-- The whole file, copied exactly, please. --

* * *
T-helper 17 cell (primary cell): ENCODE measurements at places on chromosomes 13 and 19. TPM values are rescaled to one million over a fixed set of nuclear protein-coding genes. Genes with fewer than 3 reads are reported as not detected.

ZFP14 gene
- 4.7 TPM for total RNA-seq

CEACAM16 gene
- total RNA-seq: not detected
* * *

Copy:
T-helper 17 cell (primary cell): ENCODE measurements at places on chromosomes 13 and 19. TPM values are rescaled to one million over a fixed set of nuclear protein-coding genes. Genes with fewer than 3 reads are reported as not detected.

ZFP14 gene
- 4.7 TPM for total RNA-seq

CEACAM16 gene
- total RNA-seq: not detected